CAs of January 1, 2024, Oregon insurance law will experience a paradigm shift—for the first time, Oregon will allow insureds to present a meaningful and substantial extra-contractual claim for damages.
After the resolution of a legislative impasse that threatened to derail the entire legislative session, the Oregon State Senate returned to business this week and advanced a series of bills to the governor’s desk. Included amongst them was House Bill 3242, which amends Oregon’s Unfair Claims Settlement Practices Act (ORS 746.230) to allow a private right of action for insureds to recover actual damages, treble damages, attorney fees, and litigation costs for an insurer’s unreasonable conduct in violation of the act.
Oregon Governor Tina Kotek is expected to sign the bill in the coming weeks.
Once signed and in effect, an insured may bring a cause of action under ORS 746.230 for violation of the statute, which identifies familiar unfair claim settlement practices such as the following:
(a) Misrepresenting facts or policy provisions in settling claims;
. . .
(d) Refusing to pay claims without conducting a reasonable investigation based on all available information;
. . .
(g) Compelling claimants to initiate litigation to recover amounts due by offering substantially less than amounts ultimately recovered in actions brought by such claimants;
. . .
The statute does contain two important exceptions. The statute does not allow a suit to be brought on medical malpractice claims. The statute also specifically excludes claims against attorneys, “in the attorney’s personal capacity,” for any acts taken on behalf of an insurer.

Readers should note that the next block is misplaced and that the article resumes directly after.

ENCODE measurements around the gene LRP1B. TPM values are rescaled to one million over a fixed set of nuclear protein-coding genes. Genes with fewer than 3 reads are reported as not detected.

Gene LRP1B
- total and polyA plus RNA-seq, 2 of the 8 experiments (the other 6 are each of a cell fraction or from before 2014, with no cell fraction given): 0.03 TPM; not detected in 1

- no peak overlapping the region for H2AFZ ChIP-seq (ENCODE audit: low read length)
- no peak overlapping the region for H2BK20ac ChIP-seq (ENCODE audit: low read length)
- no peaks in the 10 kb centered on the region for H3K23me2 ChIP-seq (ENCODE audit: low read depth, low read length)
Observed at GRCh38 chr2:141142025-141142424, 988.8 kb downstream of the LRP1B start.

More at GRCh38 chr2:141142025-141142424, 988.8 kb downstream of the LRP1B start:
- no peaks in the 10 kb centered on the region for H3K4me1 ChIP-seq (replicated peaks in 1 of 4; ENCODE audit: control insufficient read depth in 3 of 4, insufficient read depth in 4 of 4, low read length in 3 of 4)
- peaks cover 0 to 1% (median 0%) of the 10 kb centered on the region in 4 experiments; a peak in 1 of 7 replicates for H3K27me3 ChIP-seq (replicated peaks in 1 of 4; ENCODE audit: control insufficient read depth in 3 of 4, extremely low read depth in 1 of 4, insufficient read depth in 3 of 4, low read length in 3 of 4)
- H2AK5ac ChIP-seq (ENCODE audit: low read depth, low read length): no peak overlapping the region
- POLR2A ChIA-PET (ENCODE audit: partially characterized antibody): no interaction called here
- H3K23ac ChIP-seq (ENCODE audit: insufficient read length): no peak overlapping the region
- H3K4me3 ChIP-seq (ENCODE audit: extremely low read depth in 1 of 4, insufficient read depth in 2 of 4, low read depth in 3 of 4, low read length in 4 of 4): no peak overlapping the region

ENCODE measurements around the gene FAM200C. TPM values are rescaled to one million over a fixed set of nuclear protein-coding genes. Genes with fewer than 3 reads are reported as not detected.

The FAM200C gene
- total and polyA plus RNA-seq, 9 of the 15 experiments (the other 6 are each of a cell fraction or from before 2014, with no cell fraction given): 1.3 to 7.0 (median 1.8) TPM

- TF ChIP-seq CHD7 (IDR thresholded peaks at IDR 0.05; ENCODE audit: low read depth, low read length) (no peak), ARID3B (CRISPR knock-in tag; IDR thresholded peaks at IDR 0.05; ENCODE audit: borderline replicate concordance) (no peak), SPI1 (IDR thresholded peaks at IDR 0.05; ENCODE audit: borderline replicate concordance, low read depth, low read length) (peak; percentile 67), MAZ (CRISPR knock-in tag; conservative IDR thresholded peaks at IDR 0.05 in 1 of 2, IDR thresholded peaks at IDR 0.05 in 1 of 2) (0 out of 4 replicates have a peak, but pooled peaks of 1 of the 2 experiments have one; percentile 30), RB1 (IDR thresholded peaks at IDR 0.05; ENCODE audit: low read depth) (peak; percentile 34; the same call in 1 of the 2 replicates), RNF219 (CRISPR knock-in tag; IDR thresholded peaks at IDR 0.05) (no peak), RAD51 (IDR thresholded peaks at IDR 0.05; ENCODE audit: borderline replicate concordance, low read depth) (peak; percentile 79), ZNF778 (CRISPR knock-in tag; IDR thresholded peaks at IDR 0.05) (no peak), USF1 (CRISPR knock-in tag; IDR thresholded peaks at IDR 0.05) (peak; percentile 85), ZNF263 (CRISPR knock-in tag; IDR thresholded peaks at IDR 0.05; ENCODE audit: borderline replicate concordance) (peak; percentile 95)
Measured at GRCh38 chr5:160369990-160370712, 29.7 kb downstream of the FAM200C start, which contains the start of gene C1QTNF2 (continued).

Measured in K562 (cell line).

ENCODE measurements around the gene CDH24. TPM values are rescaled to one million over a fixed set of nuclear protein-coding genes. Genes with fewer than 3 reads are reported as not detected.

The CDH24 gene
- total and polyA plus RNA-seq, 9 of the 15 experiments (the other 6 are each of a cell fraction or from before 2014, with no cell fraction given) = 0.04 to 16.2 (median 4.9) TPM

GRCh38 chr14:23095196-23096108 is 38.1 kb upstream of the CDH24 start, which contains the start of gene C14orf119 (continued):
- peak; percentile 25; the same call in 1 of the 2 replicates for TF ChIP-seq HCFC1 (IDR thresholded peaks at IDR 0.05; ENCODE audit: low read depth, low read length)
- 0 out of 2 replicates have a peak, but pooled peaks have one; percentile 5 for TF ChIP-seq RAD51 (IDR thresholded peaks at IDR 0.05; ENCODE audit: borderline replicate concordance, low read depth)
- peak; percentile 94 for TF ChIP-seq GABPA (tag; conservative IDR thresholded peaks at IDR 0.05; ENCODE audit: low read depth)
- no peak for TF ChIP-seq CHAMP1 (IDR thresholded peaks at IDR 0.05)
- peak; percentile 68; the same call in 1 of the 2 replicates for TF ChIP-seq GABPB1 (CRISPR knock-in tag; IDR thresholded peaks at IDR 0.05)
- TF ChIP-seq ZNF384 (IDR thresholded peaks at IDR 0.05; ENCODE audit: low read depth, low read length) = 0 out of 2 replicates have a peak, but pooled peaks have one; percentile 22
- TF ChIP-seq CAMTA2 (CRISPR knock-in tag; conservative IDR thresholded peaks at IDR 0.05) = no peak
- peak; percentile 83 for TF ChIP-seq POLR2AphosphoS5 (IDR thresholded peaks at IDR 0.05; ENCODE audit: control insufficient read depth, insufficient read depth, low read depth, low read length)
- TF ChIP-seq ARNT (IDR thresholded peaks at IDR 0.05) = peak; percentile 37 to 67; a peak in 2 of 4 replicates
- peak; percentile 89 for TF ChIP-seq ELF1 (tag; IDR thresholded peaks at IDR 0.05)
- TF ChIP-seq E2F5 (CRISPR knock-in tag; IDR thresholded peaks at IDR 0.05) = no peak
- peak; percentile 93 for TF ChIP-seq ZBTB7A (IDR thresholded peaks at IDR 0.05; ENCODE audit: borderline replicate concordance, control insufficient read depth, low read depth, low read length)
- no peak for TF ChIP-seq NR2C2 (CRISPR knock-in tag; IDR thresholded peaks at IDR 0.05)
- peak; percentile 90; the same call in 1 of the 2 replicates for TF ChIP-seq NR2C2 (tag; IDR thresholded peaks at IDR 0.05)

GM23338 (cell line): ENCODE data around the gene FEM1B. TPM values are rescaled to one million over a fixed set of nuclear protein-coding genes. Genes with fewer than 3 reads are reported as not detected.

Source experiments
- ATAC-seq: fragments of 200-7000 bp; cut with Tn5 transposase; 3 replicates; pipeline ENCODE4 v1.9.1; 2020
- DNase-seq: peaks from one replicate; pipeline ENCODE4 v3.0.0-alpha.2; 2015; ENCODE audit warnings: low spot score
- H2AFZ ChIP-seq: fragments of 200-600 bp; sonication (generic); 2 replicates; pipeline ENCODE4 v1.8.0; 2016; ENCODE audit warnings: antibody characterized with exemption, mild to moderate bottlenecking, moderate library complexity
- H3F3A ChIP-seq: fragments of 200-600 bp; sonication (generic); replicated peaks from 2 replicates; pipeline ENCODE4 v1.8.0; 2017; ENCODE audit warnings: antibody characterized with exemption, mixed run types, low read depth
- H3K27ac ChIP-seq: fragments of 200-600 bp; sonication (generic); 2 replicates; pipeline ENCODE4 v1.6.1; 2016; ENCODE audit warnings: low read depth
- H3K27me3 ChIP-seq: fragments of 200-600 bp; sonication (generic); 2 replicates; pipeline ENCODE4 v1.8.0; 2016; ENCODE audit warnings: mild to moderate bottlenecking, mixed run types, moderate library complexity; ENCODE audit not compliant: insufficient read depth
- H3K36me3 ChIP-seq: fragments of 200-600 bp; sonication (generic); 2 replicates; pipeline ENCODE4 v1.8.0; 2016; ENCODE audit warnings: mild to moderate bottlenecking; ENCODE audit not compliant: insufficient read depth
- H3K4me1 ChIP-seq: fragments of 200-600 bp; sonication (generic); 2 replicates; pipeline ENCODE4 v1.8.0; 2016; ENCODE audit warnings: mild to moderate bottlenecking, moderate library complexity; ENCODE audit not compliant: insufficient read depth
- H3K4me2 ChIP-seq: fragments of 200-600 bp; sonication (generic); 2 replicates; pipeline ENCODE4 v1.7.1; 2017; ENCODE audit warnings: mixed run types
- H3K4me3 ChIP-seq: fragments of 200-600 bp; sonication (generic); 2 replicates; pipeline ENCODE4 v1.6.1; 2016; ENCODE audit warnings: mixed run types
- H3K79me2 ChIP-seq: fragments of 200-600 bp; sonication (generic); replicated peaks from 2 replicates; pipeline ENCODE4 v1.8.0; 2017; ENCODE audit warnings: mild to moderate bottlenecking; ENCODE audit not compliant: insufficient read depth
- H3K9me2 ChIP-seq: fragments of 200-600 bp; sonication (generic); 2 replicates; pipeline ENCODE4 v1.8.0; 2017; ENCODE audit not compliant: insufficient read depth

The statute also contains a 45-day notice requirement with an opportunity to cure on the part of the insurer.
Regarding treble damages, the statute is explicit in stating that the decision whether to award treble damages rests with the “court”. This would appear to signal that, as a practical matter, trebling would be subject to post-trial motions practice. However, it should be noted that in other jurisdictions, the Federal Courts have held that trebling must be decided by a jury as a matter of United States Constitutional Law. This is an issue certain to be litigated as policyholders and insurers begin confronting the practical impacts of the new statute.
Finally, the statute will carry a two-year statute of limitations. The statute is triggered not on the date of the loss, but on the date of the alleged violation of the statute.
House Bill 3243, which would have amended Oregon’s Unlawful Trade Practices Act (UTPA) to create yet another private cause of action for insureds, died in committee.
Lether Law Group has attorneys licensed and actively practicing in the State of Oregon. To the extent that you have any questions about Oregon law, please feel free to contact Tom Lether or Eric Neal at (855) 467-5444 .